Samsung recently explained their design language for the Samsung Galaxy Alpha in a blog post on their website. Over the last few years Samsung has taken more criticism than most manufacturers for their use of plastic in their flagship models. Many expect metal in their flagship phones like the HTC One or the Apple iPhone, and complain mightily about devices like the Samsung Galaxy Note line or the Samsung Galaxy S line when the outer package is all plastic. The major complaint about Samsung phones and plastic is that they feel ‘cheap’.
In the blog post, Samsung mentioned that metal is nothing new to them. Samsung goes on to discuss how they previously used metal back in 2006 on the Card Phone(SGH-310). Many people forget that the iPhone 3G and 3GS were all plastic in addition to the iPhone 5c. Samsung claims they derived their design language for the Galaxy Alpha from the Card Phone which was known for its thinness, style and grip. They go onto explain why they use rounded corners on the Alpha – the weakest part of the smartphone are the corners, therefore rounded corners provide better durability against drops. The impact is lessened on a rounded corner vs a sharp corner. In addition to the rounded corners, Samsung also applied a special material where people hold their phones most frequently, creating an enhanced grip.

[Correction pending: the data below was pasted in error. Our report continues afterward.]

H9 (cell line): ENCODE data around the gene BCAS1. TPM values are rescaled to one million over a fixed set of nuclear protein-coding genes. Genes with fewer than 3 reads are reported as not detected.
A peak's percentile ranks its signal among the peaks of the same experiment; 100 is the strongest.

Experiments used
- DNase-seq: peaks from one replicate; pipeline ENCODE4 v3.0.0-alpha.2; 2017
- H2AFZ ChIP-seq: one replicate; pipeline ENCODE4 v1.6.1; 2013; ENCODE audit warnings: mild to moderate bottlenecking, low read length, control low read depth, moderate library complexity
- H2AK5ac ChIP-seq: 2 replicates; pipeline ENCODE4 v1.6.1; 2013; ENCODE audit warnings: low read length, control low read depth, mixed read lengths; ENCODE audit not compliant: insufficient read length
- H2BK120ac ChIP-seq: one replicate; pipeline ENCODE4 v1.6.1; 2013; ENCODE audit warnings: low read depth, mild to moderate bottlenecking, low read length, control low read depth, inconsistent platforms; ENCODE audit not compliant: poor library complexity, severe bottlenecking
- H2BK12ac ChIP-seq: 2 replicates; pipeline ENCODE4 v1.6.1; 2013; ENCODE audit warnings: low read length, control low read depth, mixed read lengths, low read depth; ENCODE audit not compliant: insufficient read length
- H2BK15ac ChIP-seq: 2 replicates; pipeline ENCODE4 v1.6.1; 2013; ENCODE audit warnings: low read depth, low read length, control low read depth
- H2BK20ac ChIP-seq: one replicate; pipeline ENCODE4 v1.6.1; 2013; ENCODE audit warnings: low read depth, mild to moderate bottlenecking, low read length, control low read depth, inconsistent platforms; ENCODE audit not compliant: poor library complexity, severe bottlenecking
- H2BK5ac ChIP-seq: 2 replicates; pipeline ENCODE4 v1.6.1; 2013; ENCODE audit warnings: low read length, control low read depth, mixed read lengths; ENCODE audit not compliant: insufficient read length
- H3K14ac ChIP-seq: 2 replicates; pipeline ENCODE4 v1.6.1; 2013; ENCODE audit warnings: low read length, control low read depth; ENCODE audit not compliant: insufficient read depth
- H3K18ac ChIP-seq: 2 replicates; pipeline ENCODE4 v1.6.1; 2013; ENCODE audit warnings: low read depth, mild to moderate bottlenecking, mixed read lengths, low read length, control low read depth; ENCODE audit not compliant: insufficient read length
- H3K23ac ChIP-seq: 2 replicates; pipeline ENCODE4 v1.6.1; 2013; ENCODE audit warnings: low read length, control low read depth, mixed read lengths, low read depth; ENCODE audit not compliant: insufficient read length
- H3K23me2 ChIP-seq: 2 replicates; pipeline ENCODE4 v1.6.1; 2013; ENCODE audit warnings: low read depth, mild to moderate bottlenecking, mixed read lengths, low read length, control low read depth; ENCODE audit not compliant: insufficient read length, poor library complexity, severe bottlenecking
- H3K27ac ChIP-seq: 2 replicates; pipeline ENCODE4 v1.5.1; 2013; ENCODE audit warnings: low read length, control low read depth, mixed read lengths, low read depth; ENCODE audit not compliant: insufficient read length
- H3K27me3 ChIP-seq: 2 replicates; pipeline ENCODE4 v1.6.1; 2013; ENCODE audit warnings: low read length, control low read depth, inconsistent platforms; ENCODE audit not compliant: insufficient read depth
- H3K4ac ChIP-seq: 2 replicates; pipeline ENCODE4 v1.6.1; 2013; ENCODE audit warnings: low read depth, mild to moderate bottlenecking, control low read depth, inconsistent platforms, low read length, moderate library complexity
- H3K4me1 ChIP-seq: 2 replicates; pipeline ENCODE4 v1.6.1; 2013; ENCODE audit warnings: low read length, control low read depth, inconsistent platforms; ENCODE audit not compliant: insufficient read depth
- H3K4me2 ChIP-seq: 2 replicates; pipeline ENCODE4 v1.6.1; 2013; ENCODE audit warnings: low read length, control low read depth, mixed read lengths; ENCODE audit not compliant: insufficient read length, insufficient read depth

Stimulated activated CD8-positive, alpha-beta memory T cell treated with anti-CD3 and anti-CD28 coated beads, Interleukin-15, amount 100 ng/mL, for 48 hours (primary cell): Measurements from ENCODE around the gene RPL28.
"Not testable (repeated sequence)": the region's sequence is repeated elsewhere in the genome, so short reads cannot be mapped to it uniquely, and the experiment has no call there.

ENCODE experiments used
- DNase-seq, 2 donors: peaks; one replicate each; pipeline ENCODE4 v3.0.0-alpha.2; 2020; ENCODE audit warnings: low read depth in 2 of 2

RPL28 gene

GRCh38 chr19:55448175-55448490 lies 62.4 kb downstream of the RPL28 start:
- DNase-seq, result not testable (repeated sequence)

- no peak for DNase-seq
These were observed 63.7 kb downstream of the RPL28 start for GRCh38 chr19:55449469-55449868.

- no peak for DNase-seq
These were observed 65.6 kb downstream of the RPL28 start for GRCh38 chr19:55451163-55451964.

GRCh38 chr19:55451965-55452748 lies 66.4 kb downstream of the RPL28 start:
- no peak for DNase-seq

If you are a fan of Samsung phones like I am, you probably already appreciate their use of materials and design language. Plastic is lighter, more durable, and transfers less heat from the phone to your hand. Having a metal frame with a plastic back makes perfect sense for the Galaxy Alpha. Improve durability around the sides to help protect the phone when it is dropped (almost inevitable for some), and keep plastic on the back for improved durability, reduced weight, and fewer heat issues. In my opinion, Samsung has always made design a major factor and this recent blog post shows that they actually do care about the materials they use despite all of the heat they get for using plastic. Phones that are all metal tend to be heavier than plastic which lends itself to the idiom, ‘The bigger they are, the harder they fall’.